Effingham—August 6, 2023—Effingham’s Planning Board will hold a public hearing on Monday, August 7, to discuss two questions regarding the board’s decision to approve a gas station at the former Boyle’s Market.
One question is who should pay for the Planning Board’s legal work in the matter, and the second is whether there is evidence to support the Planning Board’s assertion that the Select Board authorized underground gas station equipment to be installed two years ago without a variance or an approved site plan.
The question about legal payments was raised at the July 25 Select Board meeting during which the town’s budget chair advised the board that the town has overspent its operating budget year-to-date by $52,000.
Effingham resident Blair Folts asked whether the town had invoiced the gas station developer for the cost of the Planning Board’s legal expenses.
She read aloud from paragraph 6.5 of the Site Plan Review Regulations, which states that the applicant is responsible for the “reasonable anticipated cost to the Town of Effingham for the services of the Planning Board’s designated agent, its attorney and engineer.”
While Item 97 of the Notice of Decision requires the developer to pay for the board’s engineering consultant as a condition of the gas station approval, there is no mention of paying for the board’s legal fees.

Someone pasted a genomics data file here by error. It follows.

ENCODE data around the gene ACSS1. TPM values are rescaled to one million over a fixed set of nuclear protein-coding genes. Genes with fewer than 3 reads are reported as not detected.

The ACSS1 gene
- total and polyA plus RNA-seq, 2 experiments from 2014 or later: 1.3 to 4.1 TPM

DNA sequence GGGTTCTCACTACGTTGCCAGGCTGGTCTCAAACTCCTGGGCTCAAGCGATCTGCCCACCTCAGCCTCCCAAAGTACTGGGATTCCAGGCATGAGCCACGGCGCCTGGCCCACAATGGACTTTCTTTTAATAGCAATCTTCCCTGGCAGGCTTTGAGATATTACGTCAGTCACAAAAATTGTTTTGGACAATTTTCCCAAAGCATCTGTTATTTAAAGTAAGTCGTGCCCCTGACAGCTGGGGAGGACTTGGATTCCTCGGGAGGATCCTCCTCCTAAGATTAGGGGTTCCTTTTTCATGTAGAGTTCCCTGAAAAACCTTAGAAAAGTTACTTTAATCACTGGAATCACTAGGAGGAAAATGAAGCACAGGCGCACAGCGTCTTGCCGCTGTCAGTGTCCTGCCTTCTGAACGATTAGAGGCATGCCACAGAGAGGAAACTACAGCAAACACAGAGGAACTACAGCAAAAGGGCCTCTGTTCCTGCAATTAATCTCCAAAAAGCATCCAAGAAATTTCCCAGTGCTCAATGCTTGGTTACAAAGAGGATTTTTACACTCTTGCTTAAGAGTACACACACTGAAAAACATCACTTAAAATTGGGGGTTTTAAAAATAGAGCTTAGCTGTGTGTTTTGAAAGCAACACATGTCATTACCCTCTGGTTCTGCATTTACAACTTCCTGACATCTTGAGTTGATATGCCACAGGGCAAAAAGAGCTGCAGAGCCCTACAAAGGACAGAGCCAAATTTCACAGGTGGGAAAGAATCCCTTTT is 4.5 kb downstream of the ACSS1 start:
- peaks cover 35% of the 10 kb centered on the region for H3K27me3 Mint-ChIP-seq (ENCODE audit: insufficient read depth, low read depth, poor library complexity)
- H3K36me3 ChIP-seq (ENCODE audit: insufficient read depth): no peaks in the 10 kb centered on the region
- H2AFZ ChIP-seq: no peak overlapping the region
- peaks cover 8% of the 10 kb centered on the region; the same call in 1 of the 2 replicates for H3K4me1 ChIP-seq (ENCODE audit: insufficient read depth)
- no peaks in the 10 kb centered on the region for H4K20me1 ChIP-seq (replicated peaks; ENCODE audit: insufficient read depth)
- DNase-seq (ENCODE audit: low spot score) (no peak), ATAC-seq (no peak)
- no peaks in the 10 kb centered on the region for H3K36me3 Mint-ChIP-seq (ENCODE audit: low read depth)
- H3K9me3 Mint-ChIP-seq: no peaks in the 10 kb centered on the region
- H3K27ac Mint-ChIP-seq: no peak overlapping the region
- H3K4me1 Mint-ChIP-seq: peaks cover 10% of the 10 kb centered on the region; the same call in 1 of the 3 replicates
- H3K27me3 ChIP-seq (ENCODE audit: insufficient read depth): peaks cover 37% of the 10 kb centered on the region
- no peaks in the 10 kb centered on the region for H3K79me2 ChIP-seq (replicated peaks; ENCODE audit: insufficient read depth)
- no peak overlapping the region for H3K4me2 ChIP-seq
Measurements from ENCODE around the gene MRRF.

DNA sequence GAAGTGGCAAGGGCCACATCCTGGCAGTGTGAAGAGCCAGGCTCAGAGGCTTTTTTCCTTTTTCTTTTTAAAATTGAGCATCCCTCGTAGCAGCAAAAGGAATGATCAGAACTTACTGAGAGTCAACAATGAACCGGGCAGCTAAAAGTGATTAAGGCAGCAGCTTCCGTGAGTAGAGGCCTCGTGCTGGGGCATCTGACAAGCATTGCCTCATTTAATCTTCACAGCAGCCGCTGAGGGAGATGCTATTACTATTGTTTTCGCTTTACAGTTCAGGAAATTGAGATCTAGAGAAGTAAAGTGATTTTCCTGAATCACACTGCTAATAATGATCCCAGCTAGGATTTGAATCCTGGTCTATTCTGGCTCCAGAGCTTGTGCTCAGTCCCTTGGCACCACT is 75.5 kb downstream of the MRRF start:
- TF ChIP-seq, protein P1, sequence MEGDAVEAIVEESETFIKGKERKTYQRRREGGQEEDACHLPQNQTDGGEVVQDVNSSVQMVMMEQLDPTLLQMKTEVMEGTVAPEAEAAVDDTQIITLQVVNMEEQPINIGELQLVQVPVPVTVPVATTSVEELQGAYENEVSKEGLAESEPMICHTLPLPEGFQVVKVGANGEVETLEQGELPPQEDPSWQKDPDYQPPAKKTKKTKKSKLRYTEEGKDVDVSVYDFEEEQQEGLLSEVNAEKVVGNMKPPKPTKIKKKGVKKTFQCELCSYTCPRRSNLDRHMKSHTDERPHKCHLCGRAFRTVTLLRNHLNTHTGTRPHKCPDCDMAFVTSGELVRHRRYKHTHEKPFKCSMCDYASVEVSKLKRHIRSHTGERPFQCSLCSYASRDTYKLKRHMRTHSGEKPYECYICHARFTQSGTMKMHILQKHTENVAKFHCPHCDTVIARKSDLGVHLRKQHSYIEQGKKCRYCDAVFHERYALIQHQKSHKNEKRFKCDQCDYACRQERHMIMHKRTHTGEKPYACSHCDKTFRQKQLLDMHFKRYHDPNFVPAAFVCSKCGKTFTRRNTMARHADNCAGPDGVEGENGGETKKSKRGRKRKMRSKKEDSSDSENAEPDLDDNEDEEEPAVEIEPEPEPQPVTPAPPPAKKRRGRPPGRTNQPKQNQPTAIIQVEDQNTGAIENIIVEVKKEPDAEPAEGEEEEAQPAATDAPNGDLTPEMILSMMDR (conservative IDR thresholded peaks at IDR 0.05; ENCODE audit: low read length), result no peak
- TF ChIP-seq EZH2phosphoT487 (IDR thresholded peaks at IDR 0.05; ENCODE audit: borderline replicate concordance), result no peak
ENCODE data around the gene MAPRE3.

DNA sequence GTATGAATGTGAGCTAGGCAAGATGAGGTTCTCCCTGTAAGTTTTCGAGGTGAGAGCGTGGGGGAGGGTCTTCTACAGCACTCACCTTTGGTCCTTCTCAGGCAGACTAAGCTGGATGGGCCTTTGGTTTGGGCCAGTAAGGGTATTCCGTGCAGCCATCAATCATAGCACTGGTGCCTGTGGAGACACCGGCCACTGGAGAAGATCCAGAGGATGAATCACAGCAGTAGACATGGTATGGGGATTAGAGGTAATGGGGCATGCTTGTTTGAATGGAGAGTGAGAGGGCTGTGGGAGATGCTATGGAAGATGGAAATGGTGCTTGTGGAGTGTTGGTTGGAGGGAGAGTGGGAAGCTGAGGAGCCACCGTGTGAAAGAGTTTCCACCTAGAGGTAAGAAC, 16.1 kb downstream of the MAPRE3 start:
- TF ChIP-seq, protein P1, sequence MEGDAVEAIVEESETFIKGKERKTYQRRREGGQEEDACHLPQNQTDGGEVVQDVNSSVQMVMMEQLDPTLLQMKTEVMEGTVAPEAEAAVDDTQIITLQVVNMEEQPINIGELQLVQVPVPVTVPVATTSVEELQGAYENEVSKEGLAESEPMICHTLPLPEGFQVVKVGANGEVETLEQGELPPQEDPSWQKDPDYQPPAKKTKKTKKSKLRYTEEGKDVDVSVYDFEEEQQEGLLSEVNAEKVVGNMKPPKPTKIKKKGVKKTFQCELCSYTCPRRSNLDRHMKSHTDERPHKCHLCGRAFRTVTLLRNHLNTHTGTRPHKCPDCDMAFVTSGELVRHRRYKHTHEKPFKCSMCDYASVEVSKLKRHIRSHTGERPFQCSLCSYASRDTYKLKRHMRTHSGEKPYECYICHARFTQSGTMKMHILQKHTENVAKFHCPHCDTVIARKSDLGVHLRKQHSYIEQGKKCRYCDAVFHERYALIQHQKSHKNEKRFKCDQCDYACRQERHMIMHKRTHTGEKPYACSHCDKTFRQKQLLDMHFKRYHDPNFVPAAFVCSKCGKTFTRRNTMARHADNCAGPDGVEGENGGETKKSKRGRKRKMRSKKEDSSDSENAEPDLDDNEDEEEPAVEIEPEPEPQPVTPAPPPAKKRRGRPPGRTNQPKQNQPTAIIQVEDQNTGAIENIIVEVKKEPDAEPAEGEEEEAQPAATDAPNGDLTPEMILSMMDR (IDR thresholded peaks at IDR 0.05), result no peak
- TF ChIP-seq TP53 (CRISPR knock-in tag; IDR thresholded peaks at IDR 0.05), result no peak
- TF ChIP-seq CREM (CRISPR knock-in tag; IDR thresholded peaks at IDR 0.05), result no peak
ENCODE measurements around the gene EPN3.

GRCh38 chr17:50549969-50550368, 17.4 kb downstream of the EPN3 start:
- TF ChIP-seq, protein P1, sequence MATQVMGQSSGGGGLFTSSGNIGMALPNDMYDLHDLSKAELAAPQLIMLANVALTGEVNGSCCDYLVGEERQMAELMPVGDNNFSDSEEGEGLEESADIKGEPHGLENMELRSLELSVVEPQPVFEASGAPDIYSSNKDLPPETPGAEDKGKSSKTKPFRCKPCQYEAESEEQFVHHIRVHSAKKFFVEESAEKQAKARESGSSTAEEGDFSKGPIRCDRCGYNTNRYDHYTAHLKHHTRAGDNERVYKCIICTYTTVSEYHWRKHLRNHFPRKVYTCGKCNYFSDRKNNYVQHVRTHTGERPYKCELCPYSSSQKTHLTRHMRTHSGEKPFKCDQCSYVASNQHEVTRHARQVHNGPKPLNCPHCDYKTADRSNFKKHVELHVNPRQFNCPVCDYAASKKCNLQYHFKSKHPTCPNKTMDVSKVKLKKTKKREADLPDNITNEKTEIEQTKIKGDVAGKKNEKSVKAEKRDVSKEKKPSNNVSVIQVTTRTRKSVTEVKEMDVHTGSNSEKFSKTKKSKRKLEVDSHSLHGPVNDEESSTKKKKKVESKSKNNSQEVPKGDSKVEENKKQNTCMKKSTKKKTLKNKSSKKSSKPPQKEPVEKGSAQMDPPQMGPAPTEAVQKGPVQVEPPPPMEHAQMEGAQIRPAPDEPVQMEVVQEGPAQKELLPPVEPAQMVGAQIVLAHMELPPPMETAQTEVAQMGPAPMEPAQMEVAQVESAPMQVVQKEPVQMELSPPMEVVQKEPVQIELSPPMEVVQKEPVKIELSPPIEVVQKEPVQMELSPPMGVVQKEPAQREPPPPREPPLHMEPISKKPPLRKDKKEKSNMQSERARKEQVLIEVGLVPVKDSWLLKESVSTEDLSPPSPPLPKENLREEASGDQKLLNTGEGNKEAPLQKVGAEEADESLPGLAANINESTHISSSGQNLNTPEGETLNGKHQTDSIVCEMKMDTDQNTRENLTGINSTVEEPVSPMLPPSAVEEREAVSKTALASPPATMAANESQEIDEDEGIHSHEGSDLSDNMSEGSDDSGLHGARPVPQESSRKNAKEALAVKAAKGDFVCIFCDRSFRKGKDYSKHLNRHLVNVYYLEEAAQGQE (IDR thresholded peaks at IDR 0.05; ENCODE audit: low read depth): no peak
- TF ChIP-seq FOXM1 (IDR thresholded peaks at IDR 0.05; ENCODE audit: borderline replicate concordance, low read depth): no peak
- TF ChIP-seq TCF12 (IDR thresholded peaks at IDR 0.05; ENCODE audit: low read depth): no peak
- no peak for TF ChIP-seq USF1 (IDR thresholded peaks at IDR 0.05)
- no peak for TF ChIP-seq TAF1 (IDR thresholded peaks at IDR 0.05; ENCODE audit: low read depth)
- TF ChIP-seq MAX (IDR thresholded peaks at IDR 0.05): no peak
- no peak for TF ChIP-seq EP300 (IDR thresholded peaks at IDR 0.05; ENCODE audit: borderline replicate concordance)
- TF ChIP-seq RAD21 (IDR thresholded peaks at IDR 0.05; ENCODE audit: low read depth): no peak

Select Board members said they did not have any information on the legal bills and suggested asking the Planning Board. That prompted another meeting attendee, Porter resident Corey Lane, to say she had already asked the Planning Board and was told to ask the Select Board.
The Planning Board will also consider on Monday whether to amend Item 12 of the “Findings of Fact” that the Planning Board used as the basis of its conditional approval of the Site Plan Application. The Findings of Fact are embedded in the board’s Notice of Decision.
Item 12 states that the Select Board authorized the developer to start building the gas station in the spring of 2021. It was well known by town officials at the time that a variance had not been obtained from the ZBA, and the Planning Board had not reviewed the Site Plan Application.
Advised of the claim in Item 12 two weeks ago, Select Board member Chris Seamans downplayed it as “just a statement made by a former selectman,” an assertion seemingly at odds with its inclusion as a finding of fact in a document approved by the Planning Board’s attorney.
As reported by Ossipee Lake Alliance in April, emails from 2021 between town officials and Jim Doucette, a real estate agent working with the property owner, show Doucette authorized the underground construction after the developer failed to obtain the town’s approval to start work before the variance and site plan requirements were met.
The construction was shut down by the town just before final backfilling and paving could be completed. No fines were ever assessed.
Monday’s Planning Board meeting will be held at 6:30 p.m. at the Elementary School, at 6 Partridge Cove Road.